The Pope, used to solving his problems with gold, was conditioned to believe it could fix everything. So, not completely out of line with medical practice at that time, the elephant’s medicine was laced with gold. A lot of gold. Perhaps predictably, poor little Hanno died of gold-aggravated constipation.
The Pope was inconsolable, Hanno was buried with pomp and ceremony in the Vatican, Raphael frescoed a plaque, poems and political satire were written, and the whole story went the 16th-century version of viral.
And you can imagine how the story went over with parents who’d watched child after child die without even a cup of fresh water to soothe their fever. In contrast, the Pope had killed his baby with gold.
Martin Luther’s recent letter to Pope Leo X rang in their ears. “The Roman Church has become the most licentious den of thieves, the most shameless of all brothels, the kingdom of sin, death, and hell. It is so bad that even Antichrist himself, if he should come, could think of nothing to add to its wickedness.”
The heady days of the excesses of the Renaissance were heading towards an abrupt end, and everything was about to change forever. Some might say that Hanno played a small, pale grey part in that.
The best way to see the tribute to Pope Leo X’s elephant in the Vatican is with Context Travel’s Arte Vaticana tour, which explores the Vatican Museums’ many world-famous masterpieces. Context Travel offers expert-led cultural and historical walking tours and activities for travelers who love to learn, in over 50 cities around the world. Tablet Plus members receive exclusive discounts on private tours from Context.
Read about The Bounty Beneath the Streets of Rome, also from a Context Travel expert.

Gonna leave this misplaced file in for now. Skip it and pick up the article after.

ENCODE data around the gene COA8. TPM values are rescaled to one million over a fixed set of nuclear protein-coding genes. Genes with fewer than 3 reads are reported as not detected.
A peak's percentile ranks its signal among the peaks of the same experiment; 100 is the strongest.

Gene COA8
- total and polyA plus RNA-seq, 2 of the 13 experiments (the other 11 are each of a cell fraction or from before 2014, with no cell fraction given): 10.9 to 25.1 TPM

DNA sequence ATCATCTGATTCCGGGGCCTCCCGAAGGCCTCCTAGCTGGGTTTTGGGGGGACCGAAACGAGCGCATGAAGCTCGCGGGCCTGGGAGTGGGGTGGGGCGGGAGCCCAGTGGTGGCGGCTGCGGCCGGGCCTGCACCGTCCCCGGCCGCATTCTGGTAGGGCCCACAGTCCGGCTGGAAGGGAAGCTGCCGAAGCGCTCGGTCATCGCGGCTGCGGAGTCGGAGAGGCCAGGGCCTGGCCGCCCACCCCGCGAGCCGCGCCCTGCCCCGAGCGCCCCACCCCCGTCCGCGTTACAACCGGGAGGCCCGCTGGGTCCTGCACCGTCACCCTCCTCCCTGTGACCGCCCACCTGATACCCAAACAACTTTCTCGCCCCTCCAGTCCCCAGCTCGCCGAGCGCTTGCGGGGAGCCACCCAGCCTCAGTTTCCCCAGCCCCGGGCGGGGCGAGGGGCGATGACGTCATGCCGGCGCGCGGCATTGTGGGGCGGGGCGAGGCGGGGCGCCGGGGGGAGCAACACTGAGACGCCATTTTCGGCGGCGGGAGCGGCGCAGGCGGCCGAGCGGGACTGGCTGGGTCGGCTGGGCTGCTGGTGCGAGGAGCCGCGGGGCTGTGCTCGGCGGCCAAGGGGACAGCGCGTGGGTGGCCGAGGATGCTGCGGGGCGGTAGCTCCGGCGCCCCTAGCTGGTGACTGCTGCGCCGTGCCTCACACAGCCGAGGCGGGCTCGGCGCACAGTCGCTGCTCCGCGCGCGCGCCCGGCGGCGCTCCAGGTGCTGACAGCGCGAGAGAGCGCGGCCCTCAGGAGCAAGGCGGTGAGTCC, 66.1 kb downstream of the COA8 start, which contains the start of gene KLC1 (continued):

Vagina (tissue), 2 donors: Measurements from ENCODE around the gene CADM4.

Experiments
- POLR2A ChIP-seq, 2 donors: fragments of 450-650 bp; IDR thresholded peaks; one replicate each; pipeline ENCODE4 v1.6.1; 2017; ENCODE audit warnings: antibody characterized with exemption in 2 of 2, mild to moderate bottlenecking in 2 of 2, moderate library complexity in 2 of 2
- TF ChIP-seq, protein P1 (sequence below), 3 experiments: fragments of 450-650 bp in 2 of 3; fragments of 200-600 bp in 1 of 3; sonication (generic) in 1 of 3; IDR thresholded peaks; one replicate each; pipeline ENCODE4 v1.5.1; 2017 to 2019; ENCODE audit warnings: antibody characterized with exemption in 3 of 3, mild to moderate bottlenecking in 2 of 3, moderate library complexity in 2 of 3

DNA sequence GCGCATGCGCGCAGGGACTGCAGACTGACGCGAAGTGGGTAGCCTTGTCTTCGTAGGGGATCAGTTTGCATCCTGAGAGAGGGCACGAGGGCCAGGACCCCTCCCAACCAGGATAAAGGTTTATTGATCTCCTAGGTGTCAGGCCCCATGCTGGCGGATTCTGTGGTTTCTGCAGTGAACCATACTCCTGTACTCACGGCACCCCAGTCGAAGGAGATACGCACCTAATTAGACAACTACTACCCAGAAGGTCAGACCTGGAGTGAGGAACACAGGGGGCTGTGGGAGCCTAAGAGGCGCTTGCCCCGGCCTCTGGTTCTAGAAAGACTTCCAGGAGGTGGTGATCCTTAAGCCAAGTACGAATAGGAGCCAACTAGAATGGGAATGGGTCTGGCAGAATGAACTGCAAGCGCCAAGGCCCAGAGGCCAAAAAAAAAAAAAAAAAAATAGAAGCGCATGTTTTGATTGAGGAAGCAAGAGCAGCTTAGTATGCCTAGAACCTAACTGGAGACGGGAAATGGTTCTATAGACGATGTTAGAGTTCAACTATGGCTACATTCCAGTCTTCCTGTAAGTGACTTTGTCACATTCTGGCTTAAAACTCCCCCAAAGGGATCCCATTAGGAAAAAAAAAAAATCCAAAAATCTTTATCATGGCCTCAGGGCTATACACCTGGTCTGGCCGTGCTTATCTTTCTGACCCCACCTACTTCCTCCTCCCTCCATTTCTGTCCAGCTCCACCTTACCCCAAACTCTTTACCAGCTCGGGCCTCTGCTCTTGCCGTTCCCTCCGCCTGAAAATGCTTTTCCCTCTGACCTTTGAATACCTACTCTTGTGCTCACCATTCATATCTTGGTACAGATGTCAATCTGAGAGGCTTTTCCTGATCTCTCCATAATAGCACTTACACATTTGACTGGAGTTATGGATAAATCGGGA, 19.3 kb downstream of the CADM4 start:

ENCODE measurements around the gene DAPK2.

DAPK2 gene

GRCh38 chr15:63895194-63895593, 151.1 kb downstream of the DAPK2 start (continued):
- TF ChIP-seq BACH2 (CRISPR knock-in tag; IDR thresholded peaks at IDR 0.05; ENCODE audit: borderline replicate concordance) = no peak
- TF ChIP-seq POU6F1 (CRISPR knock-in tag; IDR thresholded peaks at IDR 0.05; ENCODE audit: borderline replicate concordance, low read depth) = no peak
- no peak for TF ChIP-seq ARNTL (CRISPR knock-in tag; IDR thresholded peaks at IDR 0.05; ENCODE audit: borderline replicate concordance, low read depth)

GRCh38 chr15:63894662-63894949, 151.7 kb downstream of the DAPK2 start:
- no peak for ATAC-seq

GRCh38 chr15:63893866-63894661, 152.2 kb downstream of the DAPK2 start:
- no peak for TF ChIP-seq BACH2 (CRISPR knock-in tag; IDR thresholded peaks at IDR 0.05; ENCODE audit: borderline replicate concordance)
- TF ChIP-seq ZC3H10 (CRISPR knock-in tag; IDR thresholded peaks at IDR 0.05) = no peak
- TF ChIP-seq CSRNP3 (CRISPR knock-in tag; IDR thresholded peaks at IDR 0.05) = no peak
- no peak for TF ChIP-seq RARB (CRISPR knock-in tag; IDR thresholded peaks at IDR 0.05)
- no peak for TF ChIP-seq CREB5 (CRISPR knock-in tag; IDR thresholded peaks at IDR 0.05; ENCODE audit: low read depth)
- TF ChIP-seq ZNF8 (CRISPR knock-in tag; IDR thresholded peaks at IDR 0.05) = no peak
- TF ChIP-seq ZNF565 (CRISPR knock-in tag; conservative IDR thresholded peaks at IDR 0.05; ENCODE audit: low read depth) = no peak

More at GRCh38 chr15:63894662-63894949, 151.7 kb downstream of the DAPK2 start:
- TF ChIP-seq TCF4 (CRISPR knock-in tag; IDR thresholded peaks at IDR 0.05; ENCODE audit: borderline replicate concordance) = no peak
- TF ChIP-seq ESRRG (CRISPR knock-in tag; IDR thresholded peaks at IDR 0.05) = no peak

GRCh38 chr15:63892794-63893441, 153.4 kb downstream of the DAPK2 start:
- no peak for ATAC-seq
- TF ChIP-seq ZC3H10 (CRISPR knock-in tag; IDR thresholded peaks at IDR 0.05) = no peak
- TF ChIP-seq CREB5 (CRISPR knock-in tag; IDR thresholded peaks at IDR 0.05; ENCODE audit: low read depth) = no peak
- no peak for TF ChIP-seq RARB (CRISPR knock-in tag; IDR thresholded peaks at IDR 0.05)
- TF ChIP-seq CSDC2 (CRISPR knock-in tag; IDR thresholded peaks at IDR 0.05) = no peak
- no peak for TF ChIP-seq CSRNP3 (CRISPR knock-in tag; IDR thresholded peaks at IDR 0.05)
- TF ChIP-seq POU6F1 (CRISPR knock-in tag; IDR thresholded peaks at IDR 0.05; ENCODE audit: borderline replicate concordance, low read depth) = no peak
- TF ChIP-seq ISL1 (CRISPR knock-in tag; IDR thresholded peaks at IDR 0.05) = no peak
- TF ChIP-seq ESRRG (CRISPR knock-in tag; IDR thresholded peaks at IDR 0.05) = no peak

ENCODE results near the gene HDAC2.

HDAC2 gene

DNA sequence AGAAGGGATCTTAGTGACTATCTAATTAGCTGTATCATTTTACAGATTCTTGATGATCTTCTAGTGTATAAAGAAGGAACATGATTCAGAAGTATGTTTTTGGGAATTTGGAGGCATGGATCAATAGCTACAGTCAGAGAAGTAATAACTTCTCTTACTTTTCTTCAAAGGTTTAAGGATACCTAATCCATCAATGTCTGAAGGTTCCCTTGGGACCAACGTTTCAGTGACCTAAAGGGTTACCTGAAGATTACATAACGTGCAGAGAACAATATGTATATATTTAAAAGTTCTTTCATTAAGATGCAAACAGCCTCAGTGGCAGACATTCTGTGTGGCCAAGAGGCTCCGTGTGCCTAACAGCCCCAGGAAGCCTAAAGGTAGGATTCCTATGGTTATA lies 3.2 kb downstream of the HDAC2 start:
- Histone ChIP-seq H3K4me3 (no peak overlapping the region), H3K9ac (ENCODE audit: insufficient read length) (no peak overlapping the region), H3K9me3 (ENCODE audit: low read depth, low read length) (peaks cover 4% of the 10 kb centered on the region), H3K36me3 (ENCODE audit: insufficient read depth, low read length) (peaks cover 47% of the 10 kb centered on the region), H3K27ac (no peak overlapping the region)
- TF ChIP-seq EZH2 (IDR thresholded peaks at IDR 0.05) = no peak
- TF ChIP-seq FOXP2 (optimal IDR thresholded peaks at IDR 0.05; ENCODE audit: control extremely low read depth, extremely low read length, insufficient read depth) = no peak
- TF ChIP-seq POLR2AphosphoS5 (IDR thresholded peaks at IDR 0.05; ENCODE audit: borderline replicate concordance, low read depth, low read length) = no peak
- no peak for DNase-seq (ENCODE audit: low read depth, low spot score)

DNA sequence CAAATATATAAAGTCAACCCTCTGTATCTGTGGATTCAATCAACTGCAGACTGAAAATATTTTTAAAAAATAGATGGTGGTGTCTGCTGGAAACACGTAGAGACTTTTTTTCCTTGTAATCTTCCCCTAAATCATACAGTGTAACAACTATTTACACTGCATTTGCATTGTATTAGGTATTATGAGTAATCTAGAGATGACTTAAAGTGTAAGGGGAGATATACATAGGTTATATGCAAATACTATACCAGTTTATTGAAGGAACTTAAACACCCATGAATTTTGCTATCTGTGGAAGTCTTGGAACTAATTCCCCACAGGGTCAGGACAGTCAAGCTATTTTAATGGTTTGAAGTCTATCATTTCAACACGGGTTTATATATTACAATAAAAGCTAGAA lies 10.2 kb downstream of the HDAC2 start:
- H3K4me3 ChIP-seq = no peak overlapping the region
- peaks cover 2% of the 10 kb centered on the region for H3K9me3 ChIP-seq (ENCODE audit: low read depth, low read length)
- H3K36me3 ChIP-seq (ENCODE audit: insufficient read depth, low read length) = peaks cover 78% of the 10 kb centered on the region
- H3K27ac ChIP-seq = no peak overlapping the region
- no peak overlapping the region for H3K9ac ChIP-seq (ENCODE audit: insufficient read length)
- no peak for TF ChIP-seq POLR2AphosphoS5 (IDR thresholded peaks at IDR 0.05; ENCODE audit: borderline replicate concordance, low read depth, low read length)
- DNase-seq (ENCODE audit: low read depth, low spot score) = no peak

Hilary Bockham is an expert in art, literature, and fashion living in Rome. She began her career as an art teacher in England before running her own Exhibition Services company for art galleries and museums throughout Britain. She is also an expert guide with Context Travel.
Continue reading below to learn about the best boutique hotels near Vatican City.
As the old saying goes, you take the rough with the smooth. It means something rather different when the rough in question is G-Rough, the Roman sequel to Venice’s high-design PalazzinaG. Here, aside from some raw textures and finishes, the rough side very rarely comes up — and the concept, outfitting a 17th-century building with Italian design classics from the Thirties, Forties and Fifties, is the very definition of smooth itself.
Given the sheer size of the Gran Meliá Rome, a hotel whose gardens and lawns and imposing façades are impressively out of scale with its mere 116 rooms, it’s remarkable that it occupies such prime real estate. Put it this way: the Pope is practically a neighbor. More specifically, it sits on a hill (Gianicolo, Rome’s second highest) above the western bank of the Tiber, a five-minute walk from Vatican City and not much farther from the cobblestone streets of Trastevere.